Arguably the best feud the SmackDown Live women’s division has ever seen, Flair and Lynch have captivated the WWE Universe ever since Lynch turned on her best friend at SummerSlam. Flair said it’s been a while since she has been involved in a significant rivalry and she is enjoying every bit of it.

“Anytime you can find yourself in a meaningful storyline you run with it. It’s the first time in a while for me that—I have been in so many great storylines but I think the fans are really sinking their teeth in this one and see how far you can take it,” Flair said. “It is exciting; it feels fresh and new. Even though Becky Lynch and I have had the opportunity to wrestle each other, this time the dynamic is different, which makes it even more exciting.”

With Lynch as the heel for the first time in her career on the main roster, this iteration of the feud is different from previous ones. Lynch and Flair are real-life best friends, so Flair believes their familiarity with one another has only helped their on-screen storyline.

“Becky Lynch and I came up through NXT together, so in terms of how we view how things should be in the ring and psychology and I know what she does well and she knows what I do well because we have talked about it in the car so no, I think it makes for a better overall presentation,” Flair said.

Despite playing the babyface, Flair has consistently been booed by audiences throughout this feud. It’s less about a dislike for her, and more about a devotion to cheering for Lynch. Flair said she doesn’t mind the negative reaction because it is better than no reaction at all.

“Honestly, if I wasn’t getting a reaction then there would be a problem,” she said. “Whether I am getting cheered or booed you are here to make the audience react and that is how I look at it. I don’t look at it as a negative. I look at it as the fans are invested in the story.”

Flair was also asked about her feud being compared to the rivalry between The Rock and “Stone Cold” Steve Austin. She humbly accepted the compliment, but noted the comparisons are a result of the chemistry she shares with Lynch.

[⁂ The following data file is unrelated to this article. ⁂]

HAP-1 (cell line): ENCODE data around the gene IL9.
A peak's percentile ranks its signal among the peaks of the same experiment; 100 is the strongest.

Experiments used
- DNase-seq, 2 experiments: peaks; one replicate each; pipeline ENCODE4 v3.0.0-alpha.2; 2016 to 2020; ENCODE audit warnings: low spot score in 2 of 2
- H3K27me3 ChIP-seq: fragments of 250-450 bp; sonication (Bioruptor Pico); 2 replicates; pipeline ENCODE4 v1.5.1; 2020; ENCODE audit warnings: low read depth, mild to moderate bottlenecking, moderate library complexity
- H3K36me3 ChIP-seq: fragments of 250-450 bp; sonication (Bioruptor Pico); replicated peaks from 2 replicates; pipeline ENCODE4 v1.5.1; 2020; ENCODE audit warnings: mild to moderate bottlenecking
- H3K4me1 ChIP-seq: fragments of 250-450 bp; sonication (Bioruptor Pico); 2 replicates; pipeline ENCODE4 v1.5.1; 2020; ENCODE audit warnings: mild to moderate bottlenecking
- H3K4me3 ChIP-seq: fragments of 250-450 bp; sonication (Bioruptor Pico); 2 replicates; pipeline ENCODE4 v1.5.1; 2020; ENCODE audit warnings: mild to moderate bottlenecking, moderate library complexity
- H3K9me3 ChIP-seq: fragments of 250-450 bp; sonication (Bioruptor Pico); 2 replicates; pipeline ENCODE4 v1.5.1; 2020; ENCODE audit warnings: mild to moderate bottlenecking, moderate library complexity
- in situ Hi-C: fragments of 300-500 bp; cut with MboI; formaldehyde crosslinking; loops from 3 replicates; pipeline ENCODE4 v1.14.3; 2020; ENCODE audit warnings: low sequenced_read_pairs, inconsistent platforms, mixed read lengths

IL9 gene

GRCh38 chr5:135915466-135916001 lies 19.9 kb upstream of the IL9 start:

“One, it is flattering to be, I guess. People talk about this being one of the greatest feuds of all time. That is very flattering but I don’t know, I mean, I guess, yeah. I don’t want to sit here and say that I don’t see myself as The Rock, but I don’t see myself as Steve Austin,” she said. “I do think that the fan reaction that we are getting maybe that is why people are saying that because of these two dominant stars are going at it and the chemistry, and the attitude and the presence is why they are saying that.”

Could the NHL have its sights set on a second team in Texas?

While recent expansion talk has centered on the success of the Vegas Golden Knights and the pending entry of a Seattle-based team, at least one member of the NHL’s executive committee sees unearthed value in bringing a team to Houston.

“I look at where we can make the greatest impressions and have the most effectiveness,” Boston Bruins owner and NHL executive committee chairman Jeremy Jacobs told 98.5 The Sports Hub. “Clearly the one area that is missing is Houston because that’s such a great city.”

Jacobs did not indicate whether he thinks the NHL should enter Houston through expansion or relocation, but added, “We don’t have any really poor cities anymore. They’re continuing to flourish.”

It’s not the first time Jacobs has shared his admiration for Houston, particularly when compared to another oft-discussed expansion market in Quebec City.

“You look at Houston and you look at (Quebec), it’s the fifth largest city in North America versus the 105th, let’s say, so they have a different situation there,” Jacobs said in May.

Meanwhile, Tilman Feritta, a Texas billionaire who bought the NBA’s Houston Rockets for $2.2 billion in September 2017, hasn’t been shy in expressing his interest in bringing the NHL to Houston. He’s even met with the NHL commissioner Gary Bettman to discuss Houston’s suitability as an NHL market.

“I’m very interested in the possibility of bringing the NHL to Houston, but it will have to be a deal that works for my organization, the city, fans of the NHL throughout the region, and the NHL Board of Governors,” Fertitta said in November 2017.